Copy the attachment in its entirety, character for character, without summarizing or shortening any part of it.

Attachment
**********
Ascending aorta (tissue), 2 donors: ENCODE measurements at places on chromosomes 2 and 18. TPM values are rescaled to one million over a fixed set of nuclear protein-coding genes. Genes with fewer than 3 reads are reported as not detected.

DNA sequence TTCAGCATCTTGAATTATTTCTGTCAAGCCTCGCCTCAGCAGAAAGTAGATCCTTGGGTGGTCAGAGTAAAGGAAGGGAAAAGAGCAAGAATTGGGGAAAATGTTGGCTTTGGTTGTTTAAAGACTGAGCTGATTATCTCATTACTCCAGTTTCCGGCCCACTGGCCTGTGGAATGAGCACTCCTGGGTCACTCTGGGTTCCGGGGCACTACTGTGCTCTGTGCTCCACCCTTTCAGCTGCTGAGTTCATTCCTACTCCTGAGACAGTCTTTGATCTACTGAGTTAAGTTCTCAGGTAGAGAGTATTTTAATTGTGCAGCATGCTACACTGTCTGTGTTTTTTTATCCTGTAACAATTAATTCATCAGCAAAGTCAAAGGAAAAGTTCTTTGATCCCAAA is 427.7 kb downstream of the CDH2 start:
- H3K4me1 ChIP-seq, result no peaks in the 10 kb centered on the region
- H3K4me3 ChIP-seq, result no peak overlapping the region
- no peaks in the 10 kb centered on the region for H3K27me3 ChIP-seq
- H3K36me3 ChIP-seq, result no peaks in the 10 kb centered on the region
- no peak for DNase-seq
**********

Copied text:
Ascending aorta (tissue), 2 donors: ENCODE measurements at places on chromosomes 2 and 18. TPM values are rescaled to one million over a fixed set of nuclear protein-coding genes. Genes with fewer than 3 reads are reported as not detected.

DNA sequence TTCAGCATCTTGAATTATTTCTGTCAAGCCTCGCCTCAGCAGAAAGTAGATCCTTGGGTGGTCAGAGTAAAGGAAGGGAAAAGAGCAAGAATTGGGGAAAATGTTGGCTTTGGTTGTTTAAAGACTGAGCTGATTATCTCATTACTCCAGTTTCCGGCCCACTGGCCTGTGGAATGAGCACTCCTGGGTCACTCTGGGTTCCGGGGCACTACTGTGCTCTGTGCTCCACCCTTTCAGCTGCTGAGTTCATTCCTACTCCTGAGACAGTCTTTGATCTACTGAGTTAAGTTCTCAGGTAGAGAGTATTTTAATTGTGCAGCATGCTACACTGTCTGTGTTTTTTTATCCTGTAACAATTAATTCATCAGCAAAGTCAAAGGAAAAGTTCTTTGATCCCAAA is 427.7 kb downstream of the CDH2 start:
- H3K4me1 ChIP-seq, result no peaks in the 10 kb centered on the region
- H3K4me3 ChIP-seq, result no peak overlapping the region
- no peaks in the 10 kb centered on the region for H3K27me3 ChIP-seq
- H3K36me3 ChIP-seq, result no peaks in the 10 kb centered on the region
- no peak for DNase-seq